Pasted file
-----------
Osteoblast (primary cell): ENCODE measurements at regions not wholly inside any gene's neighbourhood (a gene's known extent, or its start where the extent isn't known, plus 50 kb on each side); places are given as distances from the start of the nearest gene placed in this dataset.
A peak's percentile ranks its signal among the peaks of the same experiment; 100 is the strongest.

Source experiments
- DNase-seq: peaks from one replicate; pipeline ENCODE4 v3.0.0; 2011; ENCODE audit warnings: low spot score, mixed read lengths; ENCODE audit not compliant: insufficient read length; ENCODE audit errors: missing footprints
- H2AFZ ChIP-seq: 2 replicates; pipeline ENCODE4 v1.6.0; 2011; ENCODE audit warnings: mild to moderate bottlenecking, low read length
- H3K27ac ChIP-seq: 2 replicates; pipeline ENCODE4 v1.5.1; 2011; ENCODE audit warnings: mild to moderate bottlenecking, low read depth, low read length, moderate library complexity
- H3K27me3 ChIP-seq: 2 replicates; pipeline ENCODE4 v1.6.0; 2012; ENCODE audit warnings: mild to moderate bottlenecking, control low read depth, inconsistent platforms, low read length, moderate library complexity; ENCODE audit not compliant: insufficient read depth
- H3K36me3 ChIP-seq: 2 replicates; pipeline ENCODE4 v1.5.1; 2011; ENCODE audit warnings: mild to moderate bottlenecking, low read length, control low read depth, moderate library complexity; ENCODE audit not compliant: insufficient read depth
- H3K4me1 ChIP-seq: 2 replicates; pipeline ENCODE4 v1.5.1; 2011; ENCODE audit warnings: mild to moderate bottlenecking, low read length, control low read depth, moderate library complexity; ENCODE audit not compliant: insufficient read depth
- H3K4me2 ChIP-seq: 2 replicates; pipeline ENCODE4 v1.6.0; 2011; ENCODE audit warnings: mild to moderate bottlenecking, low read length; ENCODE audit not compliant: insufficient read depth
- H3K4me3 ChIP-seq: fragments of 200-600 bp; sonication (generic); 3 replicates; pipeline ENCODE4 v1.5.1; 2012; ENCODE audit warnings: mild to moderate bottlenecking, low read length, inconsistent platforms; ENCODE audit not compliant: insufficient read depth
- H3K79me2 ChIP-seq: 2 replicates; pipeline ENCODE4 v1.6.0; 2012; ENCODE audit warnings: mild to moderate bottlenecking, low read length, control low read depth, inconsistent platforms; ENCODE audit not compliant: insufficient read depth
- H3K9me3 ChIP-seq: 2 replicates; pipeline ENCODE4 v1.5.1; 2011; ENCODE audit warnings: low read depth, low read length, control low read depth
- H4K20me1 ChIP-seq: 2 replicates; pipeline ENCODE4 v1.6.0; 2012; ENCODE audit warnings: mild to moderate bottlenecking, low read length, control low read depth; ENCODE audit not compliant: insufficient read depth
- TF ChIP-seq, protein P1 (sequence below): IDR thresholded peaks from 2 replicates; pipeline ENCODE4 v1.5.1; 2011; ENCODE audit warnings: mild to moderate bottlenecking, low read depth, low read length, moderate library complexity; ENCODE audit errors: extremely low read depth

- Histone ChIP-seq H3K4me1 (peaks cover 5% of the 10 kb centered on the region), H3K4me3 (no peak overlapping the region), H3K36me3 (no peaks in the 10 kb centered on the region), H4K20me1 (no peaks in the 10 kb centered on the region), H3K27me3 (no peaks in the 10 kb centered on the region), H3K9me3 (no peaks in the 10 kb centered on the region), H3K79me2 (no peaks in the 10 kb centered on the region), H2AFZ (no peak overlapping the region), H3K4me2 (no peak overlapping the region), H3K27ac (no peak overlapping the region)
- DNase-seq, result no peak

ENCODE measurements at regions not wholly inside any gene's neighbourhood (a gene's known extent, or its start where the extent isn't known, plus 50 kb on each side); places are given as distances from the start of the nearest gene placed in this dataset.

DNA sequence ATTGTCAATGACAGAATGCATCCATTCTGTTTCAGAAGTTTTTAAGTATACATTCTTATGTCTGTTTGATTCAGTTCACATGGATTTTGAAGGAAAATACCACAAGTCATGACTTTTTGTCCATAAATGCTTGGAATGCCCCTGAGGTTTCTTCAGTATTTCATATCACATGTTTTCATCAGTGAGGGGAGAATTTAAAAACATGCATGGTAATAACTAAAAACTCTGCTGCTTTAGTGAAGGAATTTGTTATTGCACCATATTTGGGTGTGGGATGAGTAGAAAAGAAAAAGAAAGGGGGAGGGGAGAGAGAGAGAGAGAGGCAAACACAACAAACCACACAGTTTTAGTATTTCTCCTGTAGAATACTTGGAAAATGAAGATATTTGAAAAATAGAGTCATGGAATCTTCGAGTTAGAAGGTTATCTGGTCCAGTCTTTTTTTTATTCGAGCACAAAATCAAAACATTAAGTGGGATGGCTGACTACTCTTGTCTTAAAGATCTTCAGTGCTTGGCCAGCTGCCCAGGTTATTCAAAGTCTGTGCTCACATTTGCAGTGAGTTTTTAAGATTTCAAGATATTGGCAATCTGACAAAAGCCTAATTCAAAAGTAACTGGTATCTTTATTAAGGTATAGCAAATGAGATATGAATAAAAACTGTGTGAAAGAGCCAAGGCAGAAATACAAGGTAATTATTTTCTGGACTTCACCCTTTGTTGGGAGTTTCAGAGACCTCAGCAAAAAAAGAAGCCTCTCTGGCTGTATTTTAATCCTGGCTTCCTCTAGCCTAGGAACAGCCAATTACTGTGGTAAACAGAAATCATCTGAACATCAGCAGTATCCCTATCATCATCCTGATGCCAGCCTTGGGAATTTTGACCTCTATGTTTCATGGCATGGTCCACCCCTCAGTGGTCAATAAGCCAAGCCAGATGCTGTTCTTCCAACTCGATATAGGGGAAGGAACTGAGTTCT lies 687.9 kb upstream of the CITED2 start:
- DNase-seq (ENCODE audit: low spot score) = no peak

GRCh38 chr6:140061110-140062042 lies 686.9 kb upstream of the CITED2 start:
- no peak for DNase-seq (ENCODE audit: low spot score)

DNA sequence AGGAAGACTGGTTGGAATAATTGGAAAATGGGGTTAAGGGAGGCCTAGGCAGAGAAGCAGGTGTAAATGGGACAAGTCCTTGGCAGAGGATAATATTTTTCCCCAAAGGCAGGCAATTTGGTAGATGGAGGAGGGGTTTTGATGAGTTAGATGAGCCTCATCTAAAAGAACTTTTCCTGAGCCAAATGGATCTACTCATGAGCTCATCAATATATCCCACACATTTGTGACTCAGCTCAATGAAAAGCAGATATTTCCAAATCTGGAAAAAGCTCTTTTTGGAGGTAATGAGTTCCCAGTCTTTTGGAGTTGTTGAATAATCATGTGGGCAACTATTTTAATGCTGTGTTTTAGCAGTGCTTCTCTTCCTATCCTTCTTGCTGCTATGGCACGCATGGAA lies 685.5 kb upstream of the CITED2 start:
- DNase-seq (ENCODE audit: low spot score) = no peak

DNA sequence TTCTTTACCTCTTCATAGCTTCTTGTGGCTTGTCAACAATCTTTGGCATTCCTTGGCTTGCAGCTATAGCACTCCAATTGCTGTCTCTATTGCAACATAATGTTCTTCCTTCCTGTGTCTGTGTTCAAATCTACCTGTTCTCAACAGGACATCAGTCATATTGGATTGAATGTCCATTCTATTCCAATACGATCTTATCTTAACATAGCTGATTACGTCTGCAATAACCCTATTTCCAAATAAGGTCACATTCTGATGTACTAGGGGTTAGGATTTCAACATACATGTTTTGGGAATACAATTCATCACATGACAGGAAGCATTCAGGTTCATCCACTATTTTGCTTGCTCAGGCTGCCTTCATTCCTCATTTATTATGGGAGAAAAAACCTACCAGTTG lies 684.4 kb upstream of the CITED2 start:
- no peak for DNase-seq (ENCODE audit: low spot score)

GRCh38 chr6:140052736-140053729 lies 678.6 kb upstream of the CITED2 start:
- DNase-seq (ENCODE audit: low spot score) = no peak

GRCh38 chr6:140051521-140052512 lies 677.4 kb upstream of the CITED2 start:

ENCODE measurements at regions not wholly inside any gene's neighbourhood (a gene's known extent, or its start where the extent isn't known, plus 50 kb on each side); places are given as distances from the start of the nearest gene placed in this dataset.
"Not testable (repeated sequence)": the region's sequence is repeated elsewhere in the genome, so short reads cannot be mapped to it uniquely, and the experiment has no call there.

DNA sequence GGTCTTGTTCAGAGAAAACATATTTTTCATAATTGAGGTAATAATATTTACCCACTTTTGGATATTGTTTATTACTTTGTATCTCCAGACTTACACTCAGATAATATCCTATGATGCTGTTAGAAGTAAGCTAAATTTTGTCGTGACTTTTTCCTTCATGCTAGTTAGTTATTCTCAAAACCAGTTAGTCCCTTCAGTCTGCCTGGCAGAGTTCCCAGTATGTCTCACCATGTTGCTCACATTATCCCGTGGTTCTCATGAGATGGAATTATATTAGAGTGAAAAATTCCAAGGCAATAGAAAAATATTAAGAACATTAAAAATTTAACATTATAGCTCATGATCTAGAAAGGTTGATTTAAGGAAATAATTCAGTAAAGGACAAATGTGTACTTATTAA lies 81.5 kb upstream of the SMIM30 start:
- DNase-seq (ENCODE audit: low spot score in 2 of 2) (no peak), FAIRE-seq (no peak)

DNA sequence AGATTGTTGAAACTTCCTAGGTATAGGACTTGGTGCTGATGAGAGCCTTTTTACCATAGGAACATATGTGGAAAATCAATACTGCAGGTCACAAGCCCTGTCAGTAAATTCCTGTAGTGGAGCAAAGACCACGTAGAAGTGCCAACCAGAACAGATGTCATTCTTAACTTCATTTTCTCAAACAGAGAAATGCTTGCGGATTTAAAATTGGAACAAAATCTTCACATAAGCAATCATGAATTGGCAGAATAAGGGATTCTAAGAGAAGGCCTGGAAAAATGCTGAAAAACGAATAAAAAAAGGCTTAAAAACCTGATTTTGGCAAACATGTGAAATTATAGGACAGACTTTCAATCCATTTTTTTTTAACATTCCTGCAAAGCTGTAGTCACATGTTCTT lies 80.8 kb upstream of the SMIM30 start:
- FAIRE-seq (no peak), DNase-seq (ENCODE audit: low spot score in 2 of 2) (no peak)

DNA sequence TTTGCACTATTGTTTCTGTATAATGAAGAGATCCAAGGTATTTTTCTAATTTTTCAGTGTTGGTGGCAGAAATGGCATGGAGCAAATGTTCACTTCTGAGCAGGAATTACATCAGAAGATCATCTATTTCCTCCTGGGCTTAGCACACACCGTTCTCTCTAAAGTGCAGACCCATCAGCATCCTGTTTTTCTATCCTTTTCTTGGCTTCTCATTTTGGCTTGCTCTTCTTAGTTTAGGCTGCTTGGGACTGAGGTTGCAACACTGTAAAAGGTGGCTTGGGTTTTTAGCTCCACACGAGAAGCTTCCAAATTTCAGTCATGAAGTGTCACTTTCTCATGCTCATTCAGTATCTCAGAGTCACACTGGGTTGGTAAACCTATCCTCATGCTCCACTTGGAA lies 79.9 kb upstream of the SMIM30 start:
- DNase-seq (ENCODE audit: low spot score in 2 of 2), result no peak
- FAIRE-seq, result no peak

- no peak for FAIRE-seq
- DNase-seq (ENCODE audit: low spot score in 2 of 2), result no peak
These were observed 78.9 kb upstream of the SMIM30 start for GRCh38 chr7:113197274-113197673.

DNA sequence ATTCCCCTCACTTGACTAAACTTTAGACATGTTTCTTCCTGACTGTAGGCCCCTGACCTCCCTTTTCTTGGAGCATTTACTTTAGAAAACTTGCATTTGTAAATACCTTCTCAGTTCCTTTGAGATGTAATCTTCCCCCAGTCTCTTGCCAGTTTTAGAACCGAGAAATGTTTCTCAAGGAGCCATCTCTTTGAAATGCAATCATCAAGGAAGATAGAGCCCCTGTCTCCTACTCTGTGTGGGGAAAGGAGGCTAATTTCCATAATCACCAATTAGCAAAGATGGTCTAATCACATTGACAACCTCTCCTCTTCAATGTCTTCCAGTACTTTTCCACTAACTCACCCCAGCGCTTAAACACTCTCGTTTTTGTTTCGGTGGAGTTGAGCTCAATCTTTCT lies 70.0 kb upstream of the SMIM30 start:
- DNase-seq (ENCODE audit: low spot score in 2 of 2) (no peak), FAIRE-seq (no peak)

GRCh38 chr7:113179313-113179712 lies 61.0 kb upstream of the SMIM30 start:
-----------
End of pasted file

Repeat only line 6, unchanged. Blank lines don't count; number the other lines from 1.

- H3K27ac ChIP-seq: 2 replicates; pipeline ENCODE4 v1.5.1; 2011; ENCODE audit warnings: mild to moderate bottlenecking, low read depth, low read length, moderate library complexity